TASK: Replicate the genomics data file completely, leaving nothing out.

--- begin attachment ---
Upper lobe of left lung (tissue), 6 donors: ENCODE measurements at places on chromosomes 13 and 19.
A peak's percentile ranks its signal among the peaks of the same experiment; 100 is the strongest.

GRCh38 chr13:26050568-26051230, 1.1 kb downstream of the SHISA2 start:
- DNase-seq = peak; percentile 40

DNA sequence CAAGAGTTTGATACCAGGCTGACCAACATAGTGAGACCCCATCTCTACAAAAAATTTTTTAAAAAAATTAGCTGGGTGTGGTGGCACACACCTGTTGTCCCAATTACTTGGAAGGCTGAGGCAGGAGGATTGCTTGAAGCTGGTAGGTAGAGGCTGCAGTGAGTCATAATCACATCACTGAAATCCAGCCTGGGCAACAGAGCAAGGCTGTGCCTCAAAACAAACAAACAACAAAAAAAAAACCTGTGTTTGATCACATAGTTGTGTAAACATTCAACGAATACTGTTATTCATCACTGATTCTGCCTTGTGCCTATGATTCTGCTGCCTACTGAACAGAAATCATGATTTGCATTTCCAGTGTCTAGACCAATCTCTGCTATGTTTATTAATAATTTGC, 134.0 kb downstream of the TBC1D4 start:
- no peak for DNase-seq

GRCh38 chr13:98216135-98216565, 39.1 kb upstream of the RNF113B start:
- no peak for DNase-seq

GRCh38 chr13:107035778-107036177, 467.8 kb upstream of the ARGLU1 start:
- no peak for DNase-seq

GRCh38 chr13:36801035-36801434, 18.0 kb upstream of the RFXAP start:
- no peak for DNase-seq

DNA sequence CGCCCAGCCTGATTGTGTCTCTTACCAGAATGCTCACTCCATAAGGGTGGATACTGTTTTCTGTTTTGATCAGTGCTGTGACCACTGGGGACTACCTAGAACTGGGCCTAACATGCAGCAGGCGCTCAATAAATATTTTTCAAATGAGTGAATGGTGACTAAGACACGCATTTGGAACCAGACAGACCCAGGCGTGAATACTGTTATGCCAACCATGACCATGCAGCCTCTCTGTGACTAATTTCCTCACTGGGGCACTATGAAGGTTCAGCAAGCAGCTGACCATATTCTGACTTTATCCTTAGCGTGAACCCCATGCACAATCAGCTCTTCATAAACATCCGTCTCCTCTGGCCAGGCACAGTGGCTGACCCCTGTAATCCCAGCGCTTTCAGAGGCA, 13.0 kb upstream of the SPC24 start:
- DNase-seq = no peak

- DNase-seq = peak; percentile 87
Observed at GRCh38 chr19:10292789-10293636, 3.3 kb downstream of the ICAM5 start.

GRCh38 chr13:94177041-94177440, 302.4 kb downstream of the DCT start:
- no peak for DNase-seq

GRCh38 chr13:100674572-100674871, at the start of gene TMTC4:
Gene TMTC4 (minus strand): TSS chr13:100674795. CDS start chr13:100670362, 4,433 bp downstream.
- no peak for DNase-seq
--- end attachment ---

Upper lobe of left lung (tissue), 6 donors: ENCODE measurements at places on chromosomes 13 and 19.
A peak's percentile ranks its signal among the peaks of the same experiment; 100 is the strongest.

GRCh38 chr13:26050568-26051230, 1.1 kb downstream of the SHISA2 start:
- DNase-seq = peak; percentile 40

DNA sequence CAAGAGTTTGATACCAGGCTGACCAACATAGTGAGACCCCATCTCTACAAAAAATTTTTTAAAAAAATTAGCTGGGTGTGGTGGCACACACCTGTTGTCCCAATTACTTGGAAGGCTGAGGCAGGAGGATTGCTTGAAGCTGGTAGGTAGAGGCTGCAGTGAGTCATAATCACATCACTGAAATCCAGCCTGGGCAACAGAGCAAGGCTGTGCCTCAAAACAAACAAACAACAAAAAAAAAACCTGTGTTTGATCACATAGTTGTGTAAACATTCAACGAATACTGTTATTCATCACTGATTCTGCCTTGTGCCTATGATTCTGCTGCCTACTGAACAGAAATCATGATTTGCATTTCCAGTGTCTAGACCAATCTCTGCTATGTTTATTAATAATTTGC, 134.0 kb downstream of the TBC1D4 start:
- no peak for DNase-seq

GRCh38 chr13:98216135-98216565, 39.1 kb upstream of the RNF113B start:
- no peak for DNase-seq

GRCh38 chr13:107035778-107036177, 467.8 kb upstream of the ARGLU1 start:
- no peak for DNase-seq

GRCh38 chr13:36801035-36801434, 18.0 kb upstream of the RFXAP start:
- no peak for DNase-seq

DNA sequence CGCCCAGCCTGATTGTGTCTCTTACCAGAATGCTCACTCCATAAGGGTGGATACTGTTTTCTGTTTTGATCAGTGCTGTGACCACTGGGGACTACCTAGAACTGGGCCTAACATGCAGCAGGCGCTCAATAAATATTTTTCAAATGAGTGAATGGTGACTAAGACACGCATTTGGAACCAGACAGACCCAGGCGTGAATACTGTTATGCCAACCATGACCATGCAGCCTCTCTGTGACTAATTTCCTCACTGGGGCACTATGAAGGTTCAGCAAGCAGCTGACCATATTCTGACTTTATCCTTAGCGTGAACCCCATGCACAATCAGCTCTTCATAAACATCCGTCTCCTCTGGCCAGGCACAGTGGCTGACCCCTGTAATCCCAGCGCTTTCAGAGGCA, 13.0 kb upstream of the SPC24 start:
- DNase-seq = no peak

- DNase-seq = peak; percentile 87
Observed at GRCh38 chr19:10292789-10293636, 3.3 kb downstream of the ICAM5 start.

GRCh38 chr13:94177041-94177440, 302.4 kb downstream of the DCT start:
- no peak for DNase-seq

GRCh38 chr13:100674572-100674871, at the start of gene TMTC4:
Gene TMTC4 (minus strand): TSS chr13:100674795. CDS start chr13:100670362, 4,433 bp downstream.
- no peak for DNase-seq